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Most every morning now, Tom found his way outside to the rocker to watch the sun rise. The first piercings of morning amethyst and pink inevitably brought joy, as did the frogs and birds chirping in the distance, chatting the morning news of coming winter. And the old broken chinaberry tree stared at Tom. It had been hit by lightning years earlier but stood still against the backdrop of the oaks and willows stretching down the riverbank.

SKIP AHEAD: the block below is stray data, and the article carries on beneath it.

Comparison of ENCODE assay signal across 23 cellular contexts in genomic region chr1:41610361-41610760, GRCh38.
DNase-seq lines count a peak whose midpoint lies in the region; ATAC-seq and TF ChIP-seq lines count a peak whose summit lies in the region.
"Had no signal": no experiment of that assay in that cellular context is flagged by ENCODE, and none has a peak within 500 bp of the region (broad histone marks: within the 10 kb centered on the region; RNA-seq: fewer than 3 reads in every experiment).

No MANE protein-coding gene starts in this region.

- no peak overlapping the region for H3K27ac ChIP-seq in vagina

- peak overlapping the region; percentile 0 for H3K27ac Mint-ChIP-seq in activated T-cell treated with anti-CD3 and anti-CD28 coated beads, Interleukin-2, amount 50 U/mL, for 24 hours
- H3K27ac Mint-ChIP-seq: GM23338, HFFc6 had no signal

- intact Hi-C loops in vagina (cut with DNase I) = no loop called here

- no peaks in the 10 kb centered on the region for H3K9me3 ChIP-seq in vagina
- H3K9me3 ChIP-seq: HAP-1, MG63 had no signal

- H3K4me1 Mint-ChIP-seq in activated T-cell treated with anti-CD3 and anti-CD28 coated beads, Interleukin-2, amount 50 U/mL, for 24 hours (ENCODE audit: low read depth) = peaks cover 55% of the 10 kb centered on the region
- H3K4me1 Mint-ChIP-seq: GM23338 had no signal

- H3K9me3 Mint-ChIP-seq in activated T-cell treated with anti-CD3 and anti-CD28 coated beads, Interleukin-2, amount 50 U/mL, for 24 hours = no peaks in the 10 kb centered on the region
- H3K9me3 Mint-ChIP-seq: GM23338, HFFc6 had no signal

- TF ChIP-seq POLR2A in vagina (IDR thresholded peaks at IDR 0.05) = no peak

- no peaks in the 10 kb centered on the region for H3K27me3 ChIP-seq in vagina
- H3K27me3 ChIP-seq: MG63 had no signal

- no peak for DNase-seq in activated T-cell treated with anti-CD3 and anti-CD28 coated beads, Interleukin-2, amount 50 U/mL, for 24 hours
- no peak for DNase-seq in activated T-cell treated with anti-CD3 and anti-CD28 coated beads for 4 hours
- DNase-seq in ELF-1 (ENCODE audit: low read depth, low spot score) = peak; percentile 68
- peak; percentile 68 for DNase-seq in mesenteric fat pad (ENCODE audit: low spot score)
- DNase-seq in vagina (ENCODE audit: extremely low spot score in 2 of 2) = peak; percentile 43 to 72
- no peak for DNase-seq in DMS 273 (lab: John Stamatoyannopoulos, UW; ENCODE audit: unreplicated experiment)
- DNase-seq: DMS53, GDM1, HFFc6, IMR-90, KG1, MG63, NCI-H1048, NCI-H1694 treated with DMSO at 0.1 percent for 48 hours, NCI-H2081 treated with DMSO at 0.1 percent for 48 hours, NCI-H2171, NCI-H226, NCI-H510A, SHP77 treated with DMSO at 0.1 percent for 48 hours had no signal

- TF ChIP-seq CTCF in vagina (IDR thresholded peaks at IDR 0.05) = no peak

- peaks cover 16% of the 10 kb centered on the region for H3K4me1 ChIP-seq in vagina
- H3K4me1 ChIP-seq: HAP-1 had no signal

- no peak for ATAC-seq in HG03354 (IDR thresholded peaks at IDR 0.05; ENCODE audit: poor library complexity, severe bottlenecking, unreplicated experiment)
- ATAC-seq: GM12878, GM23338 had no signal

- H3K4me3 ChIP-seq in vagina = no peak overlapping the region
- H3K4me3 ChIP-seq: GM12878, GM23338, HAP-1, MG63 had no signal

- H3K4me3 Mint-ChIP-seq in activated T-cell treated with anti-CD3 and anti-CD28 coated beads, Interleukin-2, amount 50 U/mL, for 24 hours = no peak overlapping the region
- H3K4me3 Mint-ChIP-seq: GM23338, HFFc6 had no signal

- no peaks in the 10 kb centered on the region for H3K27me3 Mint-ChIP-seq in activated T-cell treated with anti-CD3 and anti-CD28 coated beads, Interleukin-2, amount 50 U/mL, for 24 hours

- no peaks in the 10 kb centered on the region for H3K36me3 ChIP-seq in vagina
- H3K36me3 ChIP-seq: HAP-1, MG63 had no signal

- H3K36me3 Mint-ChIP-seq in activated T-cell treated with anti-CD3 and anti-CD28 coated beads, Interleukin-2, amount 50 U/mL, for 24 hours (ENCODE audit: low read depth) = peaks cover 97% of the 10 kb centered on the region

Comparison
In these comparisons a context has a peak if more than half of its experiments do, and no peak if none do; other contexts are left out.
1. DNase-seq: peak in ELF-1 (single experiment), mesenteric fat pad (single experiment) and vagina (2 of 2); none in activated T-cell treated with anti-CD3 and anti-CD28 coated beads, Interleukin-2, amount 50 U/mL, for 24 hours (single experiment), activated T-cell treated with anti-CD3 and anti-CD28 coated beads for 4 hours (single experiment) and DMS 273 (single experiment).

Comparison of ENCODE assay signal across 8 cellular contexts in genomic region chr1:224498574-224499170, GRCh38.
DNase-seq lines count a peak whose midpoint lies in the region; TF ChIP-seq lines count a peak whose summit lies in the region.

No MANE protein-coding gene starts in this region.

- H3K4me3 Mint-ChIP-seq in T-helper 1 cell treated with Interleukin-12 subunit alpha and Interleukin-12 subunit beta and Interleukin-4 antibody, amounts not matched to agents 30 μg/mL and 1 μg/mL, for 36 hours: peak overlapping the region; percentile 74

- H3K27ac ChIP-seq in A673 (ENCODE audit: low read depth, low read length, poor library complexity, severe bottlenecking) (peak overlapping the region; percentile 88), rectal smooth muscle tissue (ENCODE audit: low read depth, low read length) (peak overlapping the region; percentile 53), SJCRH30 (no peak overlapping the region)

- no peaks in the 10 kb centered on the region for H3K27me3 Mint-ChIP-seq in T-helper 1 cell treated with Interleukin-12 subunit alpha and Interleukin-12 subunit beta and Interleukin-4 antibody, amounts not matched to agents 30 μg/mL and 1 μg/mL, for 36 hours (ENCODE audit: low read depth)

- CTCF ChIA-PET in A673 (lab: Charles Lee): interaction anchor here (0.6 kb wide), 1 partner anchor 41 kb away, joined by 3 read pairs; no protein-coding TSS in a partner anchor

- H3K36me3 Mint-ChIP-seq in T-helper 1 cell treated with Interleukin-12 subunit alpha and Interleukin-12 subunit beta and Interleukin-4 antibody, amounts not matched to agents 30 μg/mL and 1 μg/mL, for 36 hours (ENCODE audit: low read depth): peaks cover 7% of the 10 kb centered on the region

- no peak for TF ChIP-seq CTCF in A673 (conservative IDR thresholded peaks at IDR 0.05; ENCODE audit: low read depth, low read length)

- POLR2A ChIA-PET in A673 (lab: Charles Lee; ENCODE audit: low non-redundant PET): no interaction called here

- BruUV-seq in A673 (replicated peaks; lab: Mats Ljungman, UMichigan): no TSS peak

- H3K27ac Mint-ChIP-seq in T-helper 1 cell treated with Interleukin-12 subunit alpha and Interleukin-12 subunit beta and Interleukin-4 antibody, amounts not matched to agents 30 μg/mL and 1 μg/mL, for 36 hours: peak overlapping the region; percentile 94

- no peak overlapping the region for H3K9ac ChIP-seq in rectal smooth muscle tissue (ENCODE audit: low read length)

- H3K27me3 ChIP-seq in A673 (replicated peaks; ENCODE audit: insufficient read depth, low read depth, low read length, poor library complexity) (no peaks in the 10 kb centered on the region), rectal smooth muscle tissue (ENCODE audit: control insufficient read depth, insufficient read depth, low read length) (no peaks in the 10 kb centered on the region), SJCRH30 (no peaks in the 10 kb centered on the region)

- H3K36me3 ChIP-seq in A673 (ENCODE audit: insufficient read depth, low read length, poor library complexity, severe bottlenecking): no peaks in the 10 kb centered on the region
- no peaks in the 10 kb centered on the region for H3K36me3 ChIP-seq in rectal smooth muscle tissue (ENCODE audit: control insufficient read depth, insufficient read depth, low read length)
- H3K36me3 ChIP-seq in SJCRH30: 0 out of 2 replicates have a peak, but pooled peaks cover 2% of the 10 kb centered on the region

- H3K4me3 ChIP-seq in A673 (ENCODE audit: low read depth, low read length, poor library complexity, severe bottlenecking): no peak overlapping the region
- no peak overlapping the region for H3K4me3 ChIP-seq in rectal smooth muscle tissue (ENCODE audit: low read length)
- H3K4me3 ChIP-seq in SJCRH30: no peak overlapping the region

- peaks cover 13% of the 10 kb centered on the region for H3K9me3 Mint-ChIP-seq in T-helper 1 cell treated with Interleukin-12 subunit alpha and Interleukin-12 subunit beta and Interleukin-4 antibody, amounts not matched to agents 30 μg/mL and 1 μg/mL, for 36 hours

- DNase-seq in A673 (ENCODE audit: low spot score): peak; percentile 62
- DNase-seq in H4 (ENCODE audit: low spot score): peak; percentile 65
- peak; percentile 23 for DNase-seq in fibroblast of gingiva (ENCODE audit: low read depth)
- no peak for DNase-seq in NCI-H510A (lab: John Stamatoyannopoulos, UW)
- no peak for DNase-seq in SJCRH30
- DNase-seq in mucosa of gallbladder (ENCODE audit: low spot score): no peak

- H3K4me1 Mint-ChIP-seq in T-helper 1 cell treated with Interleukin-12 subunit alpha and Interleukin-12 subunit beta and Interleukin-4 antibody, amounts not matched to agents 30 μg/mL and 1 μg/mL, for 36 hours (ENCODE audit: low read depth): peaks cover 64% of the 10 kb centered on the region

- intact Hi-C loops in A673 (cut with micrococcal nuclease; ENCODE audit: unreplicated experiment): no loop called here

In the blue fog, the deformed old tree took the shape of a looming giant, a dark presence draped in Spanish moss reaching down as if a dutiful matron tasked to lift the cabin from darkness. And each morning, Tom studied the daily mystery that helped dispel the ugly shape of thought he did not want to know.